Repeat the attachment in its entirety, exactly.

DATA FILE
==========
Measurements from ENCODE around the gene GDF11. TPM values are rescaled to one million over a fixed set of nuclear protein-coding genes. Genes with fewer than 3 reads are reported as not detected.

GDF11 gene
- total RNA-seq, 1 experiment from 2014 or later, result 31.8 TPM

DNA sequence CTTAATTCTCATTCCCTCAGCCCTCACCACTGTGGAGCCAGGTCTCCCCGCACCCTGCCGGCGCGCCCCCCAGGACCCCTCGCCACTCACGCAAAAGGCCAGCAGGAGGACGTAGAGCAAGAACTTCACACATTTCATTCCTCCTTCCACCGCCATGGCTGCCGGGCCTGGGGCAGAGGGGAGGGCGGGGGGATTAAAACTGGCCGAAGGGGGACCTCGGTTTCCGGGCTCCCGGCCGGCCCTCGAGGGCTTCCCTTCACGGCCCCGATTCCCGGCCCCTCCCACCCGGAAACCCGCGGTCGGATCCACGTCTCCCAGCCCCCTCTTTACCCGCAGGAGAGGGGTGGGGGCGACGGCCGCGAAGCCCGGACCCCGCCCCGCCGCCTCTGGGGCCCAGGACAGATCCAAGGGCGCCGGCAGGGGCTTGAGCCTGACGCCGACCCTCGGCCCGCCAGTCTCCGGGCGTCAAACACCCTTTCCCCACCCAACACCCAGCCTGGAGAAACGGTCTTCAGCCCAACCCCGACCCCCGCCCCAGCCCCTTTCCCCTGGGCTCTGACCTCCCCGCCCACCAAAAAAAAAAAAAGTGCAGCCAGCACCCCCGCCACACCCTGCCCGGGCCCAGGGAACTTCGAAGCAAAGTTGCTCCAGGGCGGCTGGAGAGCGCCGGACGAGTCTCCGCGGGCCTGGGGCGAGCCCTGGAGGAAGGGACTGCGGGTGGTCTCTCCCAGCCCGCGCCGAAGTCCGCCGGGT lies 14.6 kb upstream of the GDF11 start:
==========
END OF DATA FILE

Measurements from ENCODE around the gene GDF11. TPM values are rescaled to one million over a fixed set of nuclear protein-coding genes. Genes with fewer than 3 reads are reported as not detected.

GDF11 gene
- total RNA-seq, 1 experiment from 2014 or later, result 31.8 TPM

DNA sequence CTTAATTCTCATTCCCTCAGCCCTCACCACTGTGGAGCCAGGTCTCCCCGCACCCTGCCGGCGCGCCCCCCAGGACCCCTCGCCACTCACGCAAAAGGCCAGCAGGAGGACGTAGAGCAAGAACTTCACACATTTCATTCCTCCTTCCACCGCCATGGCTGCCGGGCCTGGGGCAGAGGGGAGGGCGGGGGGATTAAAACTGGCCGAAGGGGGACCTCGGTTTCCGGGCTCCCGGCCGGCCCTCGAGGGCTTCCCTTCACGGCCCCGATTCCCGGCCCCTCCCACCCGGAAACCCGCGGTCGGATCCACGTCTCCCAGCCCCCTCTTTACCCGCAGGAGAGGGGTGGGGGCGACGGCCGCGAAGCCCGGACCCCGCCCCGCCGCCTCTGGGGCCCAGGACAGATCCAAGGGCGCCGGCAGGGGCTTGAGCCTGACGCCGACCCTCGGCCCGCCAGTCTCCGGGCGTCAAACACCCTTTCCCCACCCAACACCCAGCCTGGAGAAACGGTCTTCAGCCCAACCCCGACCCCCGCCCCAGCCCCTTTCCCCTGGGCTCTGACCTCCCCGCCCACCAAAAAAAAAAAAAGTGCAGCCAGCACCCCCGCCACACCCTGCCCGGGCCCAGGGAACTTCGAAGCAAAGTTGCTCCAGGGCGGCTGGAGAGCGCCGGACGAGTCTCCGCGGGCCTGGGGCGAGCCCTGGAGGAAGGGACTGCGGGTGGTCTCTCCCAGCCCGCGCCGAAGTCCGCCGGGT lies 14.6 kb upstream of the GDF11 start: